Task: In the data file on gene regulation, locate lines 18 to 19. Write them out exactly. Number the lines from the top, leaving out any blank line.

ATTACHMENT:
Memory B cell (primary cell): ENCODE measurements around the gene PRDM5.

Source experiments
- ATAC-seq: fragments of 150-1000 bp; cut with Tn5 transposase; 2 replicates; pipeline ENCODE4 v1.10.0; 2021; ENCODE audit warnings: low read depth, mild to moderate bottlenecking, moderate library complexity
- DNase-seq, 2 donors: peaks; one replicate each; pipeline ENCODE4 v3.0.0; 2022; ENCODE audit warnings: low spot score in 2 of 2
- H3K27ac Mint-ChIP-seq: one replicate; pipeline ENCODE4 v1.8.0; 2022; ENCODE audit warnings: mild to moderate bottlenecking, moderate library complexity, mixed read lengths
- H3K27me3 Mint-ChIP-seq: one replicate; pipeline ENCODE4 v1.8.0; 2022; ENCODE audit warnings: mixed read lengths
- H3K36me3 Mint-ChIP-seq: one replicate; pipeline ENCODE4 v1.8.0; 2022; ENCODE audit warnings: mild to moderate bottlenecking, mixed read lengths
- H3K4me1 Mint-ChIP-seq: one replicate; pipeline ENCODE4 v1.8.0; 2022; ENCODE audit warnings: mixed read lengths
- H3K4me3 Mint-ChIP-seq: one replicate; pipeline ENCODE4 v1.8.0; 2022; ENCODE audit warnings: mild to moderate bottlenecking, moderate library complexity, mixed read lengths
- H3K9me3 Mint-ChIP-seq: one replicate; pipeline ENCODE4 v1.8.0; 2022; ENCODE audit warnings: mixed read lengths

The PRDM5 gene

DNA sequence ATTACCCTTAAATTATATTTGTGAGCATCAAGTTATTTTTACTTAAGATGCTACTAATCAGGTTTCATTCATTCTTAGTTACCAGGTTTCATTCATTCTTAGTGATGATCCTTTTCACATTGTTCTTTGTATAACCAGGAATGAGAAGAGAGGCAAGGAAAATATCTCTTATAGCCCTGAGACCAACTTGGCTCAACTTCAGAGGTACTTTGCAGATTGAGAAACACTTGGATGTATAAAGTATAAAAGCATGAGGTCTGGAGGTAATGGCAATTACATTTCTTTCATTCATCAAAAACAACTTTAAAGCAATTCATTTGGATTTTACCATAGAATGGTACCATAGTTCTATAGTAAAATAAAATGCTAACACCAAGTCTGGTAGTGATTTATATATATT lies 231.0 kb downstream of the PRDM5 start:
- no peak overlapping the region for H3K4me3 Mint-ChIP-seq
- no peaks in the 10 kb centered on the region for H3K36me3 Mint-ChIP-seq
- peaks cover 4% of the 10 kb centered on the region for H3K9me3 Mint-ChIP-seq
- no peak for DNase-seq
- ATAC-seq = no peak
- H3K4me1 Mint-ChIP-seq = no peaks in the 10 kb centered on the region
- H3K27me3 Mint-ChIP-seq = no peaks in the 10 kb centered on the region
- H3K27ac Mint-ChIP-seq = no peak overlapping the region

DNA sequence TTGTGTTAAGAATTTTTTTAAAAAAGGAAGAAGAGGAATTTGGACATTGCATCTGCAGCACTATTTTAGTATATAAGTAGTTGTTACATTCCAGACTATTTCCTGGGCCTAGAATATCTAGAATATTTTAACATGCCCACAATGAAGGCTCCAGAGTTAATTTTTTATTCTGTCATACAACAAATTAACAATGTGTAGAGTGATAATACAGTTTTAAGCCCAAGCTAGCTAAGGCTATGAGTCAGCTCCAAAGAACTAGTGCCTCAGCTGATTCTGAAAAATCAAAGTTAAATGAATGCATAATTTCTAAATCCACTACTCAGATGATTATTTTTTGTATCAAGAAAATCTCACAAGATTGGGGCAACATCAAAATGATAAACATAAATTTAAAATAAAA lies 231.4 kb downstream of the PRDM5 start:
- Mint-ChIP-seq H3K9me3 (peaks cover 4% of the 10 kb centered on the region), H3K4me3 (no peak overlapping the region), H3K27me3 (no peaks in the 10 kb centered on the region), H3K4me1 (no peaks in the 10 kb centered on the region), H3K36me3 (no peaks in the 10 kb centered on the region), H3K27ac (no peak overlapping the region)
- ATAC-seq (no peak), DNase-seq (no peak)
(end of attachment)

- H3K4me1 Mint-ChIP-seq = no peaks in the 10 kb centered on the region
- H3K27me3 Mint-ChIP-seq = no peaks in the 10 kb centered on the region